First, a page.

No Brexit deal would be ‘ruinous’ for the UK, says Taoiseach

Failure for the UK and European Union to reach an agreement on a post-Brexit trade deal would be "very, very damaging all around", Taoiseach Micheal Martin said.

Talks between the two parties have been taking place in London this week, but they are not expected to bear fruit despite progress needing to be made soon if a new deal is to be in place when the current arrangements expire.

The EU wants a deal by mid-November in order for it to be ratified by the time the transition arrangements expire at the end of the year and the UK leaves the customs union and single market.

Without a deal being struck, trade between the UK and EU will be subject to tariffs set out by the World Trade Organisation.

Speaking to the BBC, the Irish premier said failing to secure a deal would be "ruinous" for the UK, and that Ireland would also suffer.

He told the broadcaster: "We've all had a very significant shock to our economic system because of Covid-19 – the last thing we need now across all of our respective economies is a second major shock."

Mr Martin also said the UK needed to be "very careful that they do not do anything that could destabilise the politics of Northern Ireland", and that no deal past the transition period could lead to "tensions that are unnecessary".

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Mr Bray took to the streets for a final time after the Tories won a majority in the general election (SWNS)
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LONDON, ENGLAND - JANUARY 08: Anti-Brexit protester Steve Bray (L) and a pro-Brexit protester argue as they demonstrate outside the Houses of Parliament in Westminster on January 08, 2019 in London, England. MPs in Parliament are to vote on Theresa May's Brexit deal next week after last month's vote was called off in the face of a major defeat. (Photo by Jack Taylor/Getty Images)
Anti Brexit protester Steve Bray shouts a comment against Boris Johnson in Westminster as inside Parliament the Tory leadership race continues on 17th June 2019 in London, England, United Kingdom. (photo by Mike Kemp/In Pictures via Getty Images)
(left to right) Andy Wigmore and Leave.EU founder Arron Banks are confronted by anti-Brexit campaigner Steve Bray as they leave the Houses of Parliament in Westminster, London. Picture dated: Wednesday March 27, 2019. Photo credit should read: Isabel Infantes / EMPICS Entertainment.
Vince Cable, leader of the Liberal Democrats and his wife Rachel Smith pose with Anti-Brexit protester Steve Bray after a news conference following the results of the European Parliament elections, in London, Britain May 27, 2019. REUTERS/Hannah Mckay
Vince Cable, leader of the Liberal Democrats and new Members of the European Parliament Irina von Wiese, Dinesh Dhamija and Luisa Porrit pose with Anti-Brexit protester Steve Bray during a news conference following the results of the European Parliament elections, in London, Britain May 27, 2019. REUTERS/Hannah Mckay
Anti-Brexit protester Steve Bray demonstrates outside the gates of Downing Street, as uncertainty over Brexit continues, in London, Britain May 7, 2019. REUTERS/Henry Nicholls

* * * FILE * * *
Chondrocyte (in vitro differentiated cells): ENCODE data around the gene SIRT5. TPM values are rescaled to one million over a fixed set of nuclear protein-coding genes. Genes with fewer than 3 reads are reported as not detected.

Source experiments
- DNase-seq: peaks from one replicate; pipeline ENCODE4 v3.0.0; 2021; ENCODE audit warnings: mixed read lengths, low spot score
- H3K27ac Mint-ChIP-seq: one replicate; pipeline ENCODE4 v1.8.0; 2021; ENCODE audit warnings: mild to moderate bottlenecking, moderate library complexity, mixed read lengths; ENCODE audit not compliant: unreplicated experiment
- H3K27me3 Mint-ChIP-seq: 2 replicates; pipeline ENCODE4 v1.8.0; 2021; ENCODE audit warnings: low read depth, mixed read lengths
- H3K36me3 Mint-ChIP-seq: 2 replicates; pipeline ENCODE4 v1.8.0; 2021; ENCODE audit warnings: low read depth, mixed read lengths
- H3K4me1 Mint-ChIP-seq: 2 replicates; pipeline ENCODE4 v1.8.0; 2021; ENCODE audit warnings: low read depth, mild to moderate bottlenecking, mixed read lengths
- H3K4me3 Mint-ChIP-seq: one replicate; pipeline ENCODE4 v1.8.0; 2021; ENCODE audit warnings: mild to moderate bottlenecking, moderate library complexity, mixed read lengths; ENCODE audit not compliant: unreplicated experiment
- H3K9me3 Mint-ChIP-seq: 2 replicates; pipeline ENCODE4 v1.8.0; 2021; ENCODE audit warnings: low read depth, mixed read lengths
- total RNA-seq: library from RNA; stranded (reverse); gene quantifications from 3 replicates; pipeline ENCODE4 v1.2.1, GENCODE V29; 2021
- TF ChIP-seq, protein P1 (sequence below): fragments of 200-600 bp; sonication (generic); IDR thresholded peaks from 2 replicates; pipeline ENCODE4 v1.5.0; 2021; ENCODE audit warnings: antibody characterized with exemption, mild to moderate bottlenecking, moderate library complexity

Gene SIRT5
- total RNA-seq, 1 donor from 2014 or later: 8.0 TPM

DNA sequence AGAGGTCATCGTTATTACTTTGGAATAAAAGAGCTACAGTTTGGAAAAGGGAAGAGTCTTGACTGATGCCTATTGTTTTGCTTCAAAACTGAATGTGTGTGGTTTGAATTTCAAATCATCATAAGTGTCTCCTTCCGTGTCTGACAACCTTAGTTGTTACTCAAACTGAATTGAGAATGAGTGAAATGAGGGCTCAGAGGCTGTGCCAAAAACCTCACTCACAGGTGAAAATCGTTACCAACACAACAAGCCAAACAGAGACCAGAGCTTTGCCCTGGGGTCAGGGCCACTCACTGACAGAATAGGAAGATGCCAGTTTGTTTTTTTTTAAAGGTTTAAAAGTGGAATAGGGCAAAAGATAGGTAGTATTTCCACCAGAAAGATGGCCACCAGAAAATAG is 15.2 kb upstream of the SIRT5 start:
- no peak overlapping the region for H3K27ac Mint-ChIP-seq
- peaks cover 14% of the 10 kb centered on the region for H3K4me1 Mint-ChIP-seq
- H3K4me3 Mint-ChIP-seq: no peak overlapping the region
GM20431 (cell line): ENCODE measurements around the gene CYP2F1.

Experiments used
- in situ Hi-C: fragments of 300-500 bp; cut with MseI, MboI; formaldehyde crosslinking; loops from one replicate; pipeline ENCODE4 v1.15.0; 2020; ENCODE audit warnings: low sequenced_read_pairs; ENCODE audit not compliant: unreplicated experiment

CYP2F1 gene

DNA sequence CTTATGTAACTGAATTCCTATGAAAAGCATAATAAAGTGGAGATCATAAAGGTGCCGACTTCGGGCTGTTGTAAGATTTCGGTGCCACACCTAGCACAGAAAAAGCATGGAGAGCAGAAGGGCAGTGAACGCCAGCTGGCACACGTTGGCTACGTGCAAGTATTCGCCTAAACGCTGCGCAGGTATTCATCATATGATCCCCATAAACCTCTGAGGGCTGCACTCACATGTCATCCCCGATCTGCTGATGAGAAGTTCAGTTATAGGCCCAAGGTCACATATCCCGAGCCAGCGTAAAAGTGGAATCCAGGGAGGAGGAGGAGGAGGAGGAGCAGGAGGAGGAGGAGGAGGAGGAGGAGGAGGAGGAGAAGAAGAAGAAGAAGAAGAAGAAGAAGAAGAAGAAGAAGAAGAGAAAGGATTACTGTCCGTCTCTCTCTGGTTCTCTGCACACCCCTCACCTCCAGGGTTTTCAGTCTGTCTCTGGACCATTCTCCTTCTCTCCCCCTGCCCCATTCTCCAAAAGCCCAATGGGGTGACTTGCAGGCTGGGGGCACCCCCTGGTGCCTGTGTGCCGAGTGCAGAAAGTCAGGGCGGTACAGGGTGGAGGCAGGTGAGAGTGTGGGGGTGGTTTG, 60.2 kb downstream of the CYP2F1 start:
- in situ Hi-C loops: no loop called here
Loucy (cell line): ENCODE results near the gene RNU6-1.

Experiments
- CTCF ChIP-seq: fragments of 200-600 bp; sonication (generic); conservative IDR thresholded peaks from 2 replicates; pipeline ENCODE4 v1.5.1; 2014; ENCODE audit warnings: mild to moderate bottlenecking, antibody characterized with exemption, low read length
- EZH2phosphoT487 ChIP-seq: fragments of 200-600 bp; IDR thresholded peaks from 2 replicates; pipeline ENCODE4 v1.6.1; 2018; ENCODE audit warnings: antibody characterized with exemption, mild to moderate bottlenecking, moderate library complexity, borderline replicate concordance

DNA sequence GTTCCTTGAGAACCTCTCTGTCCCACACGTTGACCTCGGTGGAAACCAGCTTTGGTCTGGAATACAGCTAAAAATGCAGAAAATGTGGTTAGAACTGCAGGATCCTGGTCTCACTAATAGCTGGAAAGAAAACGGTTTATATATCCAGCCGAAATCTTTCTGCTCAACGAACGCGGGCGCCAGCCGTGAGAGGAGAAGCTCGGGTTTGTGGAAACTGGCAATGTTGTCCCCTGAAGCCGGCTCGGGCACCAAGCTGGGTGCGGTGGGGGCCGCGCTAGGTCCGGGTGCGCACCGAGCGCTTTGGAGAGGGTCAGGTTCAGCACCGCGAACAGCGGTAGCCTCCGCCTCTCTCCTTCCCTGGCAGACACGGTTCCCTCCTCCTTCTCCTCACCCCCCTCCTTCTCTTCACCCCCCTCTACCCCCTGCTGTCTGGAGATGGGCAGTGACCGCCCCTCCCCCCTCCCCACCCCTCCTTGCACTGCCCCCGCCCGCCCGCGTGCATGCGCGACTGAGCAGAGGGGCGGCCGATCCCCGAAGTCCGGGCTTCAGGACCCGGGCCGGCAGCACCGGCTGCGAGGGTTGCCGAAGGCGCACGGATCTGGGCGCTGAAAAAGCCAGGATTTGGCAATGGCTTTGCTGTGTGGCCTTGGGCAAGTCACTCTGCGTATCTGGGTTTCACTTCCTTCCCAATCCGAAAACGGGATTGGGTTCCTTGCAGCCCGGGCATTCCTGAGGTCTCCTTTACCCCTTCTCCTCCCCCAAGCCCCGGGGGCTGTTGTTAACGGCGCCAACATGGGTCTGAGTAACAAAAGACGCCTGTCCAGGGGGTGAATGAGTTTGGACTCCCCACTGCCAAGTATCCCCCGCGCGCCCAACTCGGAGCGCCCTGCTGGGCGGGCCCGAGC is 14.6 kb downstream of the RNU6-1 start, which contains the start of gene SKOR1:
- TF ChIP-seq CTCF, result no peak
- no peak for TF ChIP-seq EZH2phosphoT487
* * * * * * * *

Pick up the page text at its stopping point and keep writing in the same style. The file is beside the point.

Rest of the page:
Anti-Brexit protester Steve Bray demonstrates outside Labour Party's headquarters, as they hold their National Executive Committee meeting, in London, Britain April 30, 2019. REUTERS/Toby Melville
Mark Francois (left), Conservative MP for Rayleigh and Wickford, and the vice-chairman of the European Research Group (ERG), in conversation with anti-Brexit campaigner Steve Bray at College Green in Westminster, London.
REFILE - REMOVING EXTRA WORDS Anti-Brexit protester Steve Bray is seen outside the Houses of Parliament in London, Britain, April 8, 2019. REUTERS/Gonzalo Fuentes
Britain's Conservative Party MP Jacob Rees-Mogg walks as anti-Brexit protester Steve Bray demonstrates outside the Houses of Parliament in London, Britain, April 3, 2019. REUTERS/Peter Nicholls
(right) Dominic Grieve MP is confronted by anti-Brexit campaigner Steve Bray on his way to the Houses of Parliament in Westminster, London. Picture dated: Wednesday March 27, 2019. Photo credit should read: Isabel Infantes / EMPICS Entertainment.
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The Fianna Fail leader told the Dail this week any deal would need to "lead to a neutralisation of the offending clauses of the Internal Markets Bill" and lead to "strict adherence to the protocol and the Withdrawal Agreement".

He added that he welcomed the decision taken in the House of Lords on Monday in relation to the Bill, which contains controversial measures seeking to tear up parts of the Brexit divorce agreement.

And he told the BBC: "Efforts have to be made to reassure the EU side that what has happened in terms of the Internal Market Bill is not going to happen in 12 months' time in the event of a deal being agreed between the European Union and the United Kingdom."

POLITICS Brexit
UK transition period (PA Graphics)

The main stumbling blocks between the UK and EU are thought to include the "level playing field" measures aimed at preventing unfair competition on issues including state subsidies, the ongoing row over fishing rights and how any UK-EU deal will be governed.

Stefaan de Rynck, an adviser to Mr Barnier, insisted the EU side had been willing to compromise in the negotiations – implying that it was British resistance which had prevented progress.

"The EU has been in compromise mode at all negotiation tables, for months," he tweeted on Wednesday.

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